Tuesday, November 15, 2005

Cutting Edge (TB)

To give an overview of the first four papers in our Cutting Edge – ‘How To’ session we’ve had: workmen and ranch hands who use clothing as markers of group identity; the successful use of post-it notes and hats in collaborative business meetings between English speakers and Japanese speakers; teenage girls views on privacy as a matter of principle; and using blogs, VoIP, and other social tools to communicate and collaborate on an international research project between the US and India.

The second Cutting Edge – ‘Thinking’ session this afternoon has included: ethnographic research on patients and the sociality critically tied to their compliance or non-compliance in taking medication; a study of the work practices of software engineers; the ways in which technology is utilized in the family home in the ‘Great rooms’ in the US; and an ethnographic study of how rural sociality has influenced workforce behaviour and productivity at a car assembly plant in Lansing, Michigan.

An issue that jumped out at me: Wendy March and Constance Fleuriot raised questions regarding teenage girls understanding of privacy and ‘publicness’ and found that privacy was extremely important to the girls as a matter of principle. Scott Mainwaring and Alison Woodruff looked at ‘Great Room’s and issues of privacy, with a view to Betty Friedan’s Feminine Mystique where she notes, “she [woman] can forget her own identity in those noisy open-plan houses”.

This is a really important dimension of some of the discussions we’ve had over the last two days. Not only does it raise questions of how we can research issues of privacy and the intimacy of people’s social relationships, it also raises concerns of how we can determine which concepts and issues are significant to our research. Moreover, that these issues and concepts must be contextualized in order to effectively understand how they impact upon our research. How is the issue of privacy similar or different in each of these studies? Does everyone in the study relate to the issue of privacy in a similar way? Is there a gendered or age related understanding of privacy? Are individuals able to exercise agency over the issue of privacy, ie. how do they get it, can one person get it more than another?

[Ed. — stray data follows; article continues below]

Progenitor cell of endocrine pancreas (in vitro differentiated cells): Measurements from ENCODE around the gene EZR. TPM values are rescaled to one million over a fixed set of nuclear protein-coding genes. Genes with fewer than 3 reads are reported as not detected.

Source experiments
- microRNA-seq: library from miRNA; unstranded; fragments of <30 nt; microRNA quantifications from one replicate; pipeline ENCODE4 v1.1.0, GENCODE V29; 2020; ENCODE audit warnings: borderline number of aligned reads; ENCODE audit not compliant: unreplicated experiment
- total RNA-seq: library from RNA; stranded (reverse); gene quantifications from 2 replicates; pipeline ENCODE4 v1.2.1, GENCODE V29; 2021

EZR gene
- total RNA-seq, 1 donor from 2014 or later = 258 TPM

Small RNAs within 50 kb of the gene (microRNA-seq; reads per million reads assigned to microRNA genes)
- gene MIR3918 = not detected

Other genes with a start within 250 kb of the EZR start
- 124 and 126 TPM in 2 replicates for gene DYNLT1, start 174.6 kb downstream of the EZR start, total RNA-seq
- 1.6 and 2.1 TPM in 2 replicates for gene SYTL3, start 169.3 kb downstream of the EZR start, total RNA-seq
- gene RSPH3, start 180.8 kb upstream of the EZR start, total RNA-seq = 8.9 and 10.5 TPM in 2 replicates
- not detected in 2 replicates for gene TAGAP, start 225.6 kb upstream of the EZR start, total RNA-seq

Sorry, this blog has more questions than opinions! It could be that I’m all blogged out however I think that it actually shows how rich the case studies in this final section have been. Although I’ve only picked up on one strand, I know (from eavesdropping) that the final eight papers of the day have provoked much discussion as delegates have had an opportunity to think through some of the theoretical and methodological concerns by applying them to some excellent examples of ethnographic research.


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